As millions of their constituents mourned and raged at the loss of women’s right to reproductive autonomy on Friday, most Democratic leaders didn’t seem to have much to say.
It wasn’t because they were surprised: The overturning of Roe was in the cards the moment Donald Trump became president more than five years ago; Roe had been functionally dead since the Supreme Court allowed the Texas vigilante ban to stand last September; and a draft of Samuel Alito’s decision had leaked to the public nearly two months ago.
But even with a yearslong runway to create a response to imminent forced breeding, the best House Speaker Nancy Pelosi could do is read aloud a poem about Israel that she’d also read after the Capitol assault on Jan. 6, 2021. When asked whether Joe Biden planned to do any kind of listening tour for young people and women who are now grappling with the knowledge that they could be forced to sacrifice their own lives for a fetus that will not survive outside their bodies for the first time in almost half a century in this country, White House press secretary Karine Jean-Pierre said the administration did not yet have “a strategic strategy” around the decision that it was ready to share.
In a pre-planned event meant to commemorate the historic gun control legislation that passed final congressional approval on the same day the Supreme Court overturned Roe, dozens of congressional Democrats sang along to “God Bless America” on the Capitol steps. One block away, demonstrators protested a decision by six unelected justices that will impose a religious fundamentalist vision of patriarchal control on half the country. Invoking “God” in such a moment was the wrong choice, especially as most of the Democrats’ constituents would be more inclined to agree with the Rev. Jeremiah Wright than with a sappy unity song.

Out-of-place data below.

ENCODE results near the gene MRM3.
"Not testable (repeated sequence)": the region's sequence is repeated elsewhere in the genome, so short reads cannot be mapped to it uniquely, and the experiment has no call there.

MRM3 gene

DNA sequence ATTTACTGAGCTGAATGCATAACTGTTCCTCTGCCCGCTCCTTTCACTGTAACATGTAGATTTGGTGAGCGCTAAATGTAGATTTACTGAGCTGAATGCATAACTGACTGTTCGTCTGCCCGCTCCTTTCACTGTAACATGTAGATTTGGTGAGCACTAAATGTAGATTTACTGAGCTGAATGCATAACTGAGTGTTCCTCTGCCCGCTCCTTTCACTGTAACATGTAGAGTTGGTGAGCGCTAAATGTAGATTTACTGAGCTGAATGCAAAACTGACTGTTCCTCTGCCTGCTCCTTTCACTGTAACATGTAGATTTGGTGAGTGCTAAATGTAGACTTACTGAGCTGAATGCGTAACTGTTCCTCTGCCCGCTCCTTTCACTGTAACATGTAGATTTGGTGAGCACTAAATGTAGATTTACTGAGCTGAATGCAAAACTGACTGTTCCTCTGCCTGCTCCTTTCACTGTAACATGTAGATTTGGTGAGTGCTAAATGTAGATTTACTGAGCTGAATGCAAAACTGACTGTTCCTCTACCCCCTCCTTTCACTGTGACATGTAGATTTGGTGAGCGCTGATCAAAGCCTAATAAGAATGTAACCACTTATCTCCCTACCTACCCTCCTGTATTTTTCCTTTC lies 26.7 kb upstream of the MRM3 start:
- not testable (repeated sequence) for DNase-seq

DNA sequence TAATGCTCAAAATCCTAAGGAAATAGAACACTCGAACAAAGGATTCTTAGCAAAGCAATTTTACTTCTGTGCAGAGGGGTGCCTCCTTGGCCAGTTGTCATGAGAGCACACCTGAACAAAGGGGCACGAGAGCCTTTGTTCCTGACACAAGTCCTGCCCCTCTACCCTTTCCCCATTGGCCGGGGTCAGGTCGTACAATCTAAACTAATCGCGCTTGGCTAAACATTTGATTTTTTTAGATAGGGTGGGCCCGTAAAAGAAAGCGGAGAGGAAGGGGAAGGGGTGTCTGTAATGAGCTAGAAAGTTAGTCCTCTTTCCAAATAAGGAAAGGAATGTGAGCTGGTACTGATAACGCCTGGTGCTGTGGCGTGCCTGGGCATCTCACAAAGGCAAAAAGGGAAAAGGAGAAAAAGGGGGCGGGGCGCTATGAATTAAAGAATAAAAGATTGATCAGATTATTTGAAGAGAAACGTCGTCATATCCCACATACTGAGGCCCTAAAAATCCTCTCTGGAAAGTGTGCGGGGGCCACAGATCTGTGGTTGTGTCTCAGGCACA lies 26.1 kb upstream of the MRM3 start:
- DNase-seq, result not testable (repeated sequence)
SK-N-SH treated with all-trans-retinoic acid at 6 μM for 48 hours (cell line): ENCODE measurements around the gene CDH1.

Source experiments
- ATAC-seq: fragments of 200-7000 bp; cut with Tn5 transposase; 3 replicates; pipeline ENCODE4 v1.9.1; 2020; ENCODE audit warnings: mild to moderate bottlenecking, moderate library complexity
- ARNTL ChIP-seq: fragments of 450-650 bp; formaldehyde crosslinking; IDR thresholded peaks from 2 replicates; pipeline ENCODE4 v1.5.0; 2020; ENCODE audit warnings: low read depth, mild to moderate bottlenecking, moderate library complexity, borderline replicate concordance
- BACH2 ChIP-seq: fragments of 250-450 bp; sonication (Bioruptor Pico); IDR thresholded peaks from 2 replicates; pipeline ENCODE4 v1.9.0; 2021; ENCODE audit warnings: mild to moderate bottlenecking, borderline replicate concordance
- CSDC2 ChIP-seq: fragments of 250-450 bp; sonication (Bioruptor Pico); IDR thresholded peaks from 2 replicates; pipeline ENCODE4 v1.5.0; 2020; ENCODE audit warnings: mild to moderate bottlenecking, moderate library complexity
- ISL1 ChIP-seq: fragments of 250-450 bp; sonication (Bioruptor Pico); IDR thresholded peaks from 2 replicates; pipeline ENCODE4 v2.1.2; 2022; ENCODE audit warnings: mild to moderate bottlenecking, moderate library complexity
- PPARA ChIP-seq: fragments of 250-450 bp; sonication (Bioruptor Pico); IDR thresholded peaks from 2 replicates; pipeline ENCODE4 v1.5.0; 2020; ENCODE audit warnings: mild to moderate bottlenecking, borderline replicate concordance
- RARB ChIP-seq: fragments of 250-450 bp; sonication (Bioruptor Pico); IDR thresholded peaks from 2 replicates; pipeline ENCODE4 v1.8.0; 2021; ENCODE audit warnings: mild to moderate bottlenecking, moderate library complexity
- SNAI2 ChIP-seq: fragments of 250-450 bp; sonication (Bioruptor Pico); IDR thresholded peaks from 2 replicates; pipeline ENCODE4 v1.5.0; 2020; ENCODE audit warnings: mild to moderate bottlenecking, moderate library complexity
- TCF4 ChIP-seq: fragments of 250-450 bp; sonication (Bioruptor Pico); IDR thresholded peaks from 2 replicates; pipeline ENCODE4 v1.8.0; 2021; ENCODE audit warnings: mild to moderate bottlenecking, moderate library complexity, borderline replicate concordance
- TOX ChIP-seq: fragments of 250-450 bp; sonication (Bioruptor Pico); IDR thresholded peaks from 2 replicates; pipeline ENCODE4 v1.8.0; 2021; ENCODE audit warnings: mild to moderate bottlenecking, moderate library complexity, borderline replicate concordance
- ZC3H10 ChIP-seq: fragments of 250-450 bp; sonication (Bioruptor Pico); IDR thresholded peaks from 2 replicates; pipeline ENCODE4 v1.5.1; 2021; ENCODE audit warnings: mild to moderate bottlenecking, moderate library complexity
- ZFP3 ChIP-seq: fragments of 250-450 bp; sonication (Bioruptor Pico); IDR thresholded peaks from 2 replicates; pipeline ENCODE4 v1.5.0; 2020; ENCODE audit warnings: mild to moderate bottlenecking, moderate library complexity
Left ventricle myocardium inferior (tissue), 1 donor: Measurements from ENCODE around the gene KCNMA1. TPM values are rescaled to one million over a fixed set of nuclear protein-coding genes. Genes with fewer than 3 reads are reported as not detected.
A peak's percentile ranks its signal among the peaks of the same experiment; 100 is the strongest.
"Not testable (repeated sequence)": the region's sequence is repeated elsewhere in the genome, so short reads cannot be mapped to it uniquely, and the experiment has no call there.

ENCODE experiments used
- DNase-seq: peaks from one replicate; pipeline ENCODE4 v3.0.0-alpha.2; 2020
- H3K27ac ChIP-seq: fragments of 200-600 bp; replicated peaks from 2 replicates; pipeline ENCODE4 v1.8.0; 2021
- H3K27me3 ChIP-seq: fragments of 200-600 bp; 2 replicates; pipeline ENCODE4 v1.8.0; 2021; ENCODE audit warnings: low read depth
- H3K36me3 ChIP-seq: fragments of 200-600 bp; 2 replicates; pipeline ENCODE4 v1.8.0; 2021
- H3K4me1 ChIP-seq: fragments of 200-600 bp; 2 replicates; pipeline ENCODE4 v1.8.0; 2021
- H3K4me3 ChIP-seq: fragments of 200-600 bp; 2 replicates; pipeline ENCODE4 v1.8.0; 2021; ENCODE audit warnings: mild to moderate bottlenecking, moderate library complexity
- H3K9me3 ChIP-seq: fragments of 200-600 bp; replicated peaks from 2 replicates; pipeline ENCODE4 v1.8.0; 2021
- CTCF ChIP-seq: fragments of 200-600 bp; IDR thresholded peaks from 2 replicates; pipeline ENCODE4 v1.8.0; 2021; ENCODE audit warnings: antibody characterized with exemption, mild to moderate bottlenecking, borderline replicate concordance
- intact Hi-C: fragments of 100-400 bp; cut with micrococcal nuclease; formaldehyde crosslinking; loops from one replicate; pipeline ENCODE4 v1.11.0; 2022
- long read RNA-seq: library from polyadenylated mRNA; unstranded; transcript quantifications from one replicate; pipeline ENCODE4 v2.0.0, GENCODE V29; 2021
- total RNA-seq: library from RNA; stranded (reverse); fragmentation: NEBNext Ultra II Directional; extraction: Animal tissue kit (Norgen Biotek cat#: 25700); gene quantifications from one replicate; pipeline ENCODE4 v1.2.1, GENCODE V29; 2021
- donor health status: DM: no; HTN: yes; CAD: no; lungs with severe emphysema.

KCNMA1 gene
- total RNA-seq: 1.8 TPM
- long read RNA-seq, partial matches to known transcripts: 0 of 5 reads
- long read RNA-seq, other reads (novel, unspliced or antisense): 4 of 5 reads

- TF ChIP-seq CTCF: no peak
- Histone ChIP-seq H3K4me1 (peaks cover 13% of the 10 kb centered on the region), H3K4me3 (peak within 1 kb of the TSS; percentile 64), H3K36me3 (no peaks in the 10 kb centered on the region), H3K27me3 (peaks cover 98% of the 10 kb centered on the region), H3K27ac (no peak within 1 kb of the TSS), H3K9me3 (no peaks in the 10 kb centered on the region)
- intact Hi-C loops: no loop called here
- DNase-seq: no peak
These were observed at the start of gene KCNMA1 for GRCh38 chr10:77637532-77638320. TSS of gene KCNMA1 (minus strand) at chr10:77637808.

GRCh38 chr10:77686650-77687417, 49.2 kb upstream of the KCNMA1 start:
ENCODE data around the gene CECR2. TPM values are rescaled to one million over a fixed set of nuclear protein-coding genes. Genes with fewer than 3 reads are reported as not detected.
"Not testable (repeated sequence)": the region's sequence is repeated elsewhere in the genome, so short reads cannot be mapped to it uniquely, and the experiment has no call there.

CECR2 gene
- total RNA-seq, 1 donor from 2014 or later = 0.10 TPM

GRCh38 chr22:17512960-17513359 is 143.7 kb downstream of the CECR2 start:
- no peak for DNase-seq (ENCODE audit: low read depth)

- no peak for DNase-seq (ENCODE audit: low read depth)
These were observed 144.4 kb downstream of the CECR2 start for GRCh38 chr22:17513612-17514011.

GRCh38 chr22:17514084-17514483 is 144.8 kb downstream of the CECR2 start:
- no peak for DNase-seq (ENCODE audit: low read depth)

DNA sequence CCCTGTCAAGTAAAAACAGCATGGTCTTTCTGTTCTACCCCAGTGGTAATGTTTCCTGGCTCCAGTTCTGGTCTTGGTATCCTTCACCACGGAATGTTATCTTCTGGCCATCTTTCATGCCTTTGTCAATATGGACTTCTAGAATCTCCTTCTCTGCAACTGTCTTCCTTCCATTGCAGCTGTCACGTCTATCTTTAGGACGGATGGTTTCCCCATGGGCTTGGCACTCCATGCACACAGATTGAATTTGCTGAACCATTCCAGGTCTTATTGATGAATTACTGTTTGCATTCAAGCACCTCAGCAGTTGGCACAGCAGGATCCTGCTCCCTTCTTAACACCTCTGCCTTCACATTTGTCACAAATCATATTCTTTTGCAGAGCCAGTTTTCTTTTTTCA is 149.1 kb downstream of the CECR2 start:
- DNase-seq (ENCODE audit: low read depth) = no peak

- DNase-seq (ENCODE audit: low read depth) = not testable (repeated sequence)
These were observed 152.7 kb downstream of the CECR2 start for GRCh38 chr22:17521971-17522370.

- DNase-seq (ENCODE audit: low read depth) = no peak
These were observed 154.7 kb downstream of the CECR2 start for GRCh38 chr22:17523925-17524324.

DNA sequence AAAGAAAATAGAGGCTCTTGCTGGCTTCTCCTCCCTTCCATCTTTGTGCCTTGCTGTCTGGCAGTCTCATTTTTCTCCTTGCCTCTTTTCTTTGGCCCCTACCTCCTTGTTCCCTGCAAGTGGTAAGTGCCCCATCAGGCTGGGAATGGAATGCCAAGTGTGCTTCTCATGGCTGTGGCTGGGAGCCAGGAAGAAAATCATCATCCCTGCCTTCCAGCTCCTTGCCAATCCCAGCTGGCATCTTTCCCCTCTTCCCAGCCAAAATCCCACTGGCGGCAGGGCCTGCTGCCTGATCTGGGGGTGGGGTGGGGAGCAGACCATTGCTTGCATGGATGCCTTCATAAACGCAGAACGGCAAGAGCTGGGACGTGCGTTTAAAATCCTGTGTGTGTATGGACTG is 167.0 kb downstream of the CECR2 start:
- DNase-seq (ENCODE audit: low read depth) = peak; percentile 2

Perhaps the most infuriating response from elected Democrats was the idea that all people had to do now was … continue to elect Democrats. Kamala Harris, for example, lamented the demise of “the right for each person to make intimate decisions about heart and home” (what?) and then offered: “You have the power to elect leaders who will defend and protect your rights,” Harris said in her speech. “And as the president said earlier today, with your vote, you can act, and you have the final word.”
The problem is that right now, so many Americans do not feel like they have the final word, or any word, when it comes to the Supreme Court. The U.S. government is not structured by majority rule, and that is part of what has gotten us to this place, where justices who were seated by presidents who won elections from minorities are stripping away rights. And very few Democrats seem equipped, prepared, or willing to say directly what is going on, nevermind offer solutions to the problem.
If you were looking for some catharsis, it was celebrities who had the most to offer. Olivia Rodrigo’s deliberate naming of each justice who voted to overturn Roe, a reminder that there is blame to be dealt, felt more direct than what most elected officials had to say:
So did Danny DeVito’s elegant rejoinder, “Supreme Court my ass”—a nod to the illegitimacy of a partisan court, populated by one ideologue in a stolen seat and two accused sex criminals.
Megan Rapinoe identified the decision in Dobbs v. Jackson Women’s Health Organization as a turning point in our democracy, worthy of wielding power in defense of those whose lives hang in the balance “by whatever means necessary.”
And Kendrick Lamar, performing at the same festival as Rodrigo, made his statement about the ruling in the blood-soaked ending of his show.
Why are celebrities doing a better job of understanding the stark horror of this moment than the people elected to do just that? The answer to that might have less to do with celebrities’ competence in this moment—people are full of emotion, and artists know how to express that—and more with the incompetence of a party that sat back and waited until we got here.
Hannah Docter-Loeb contributed reporting.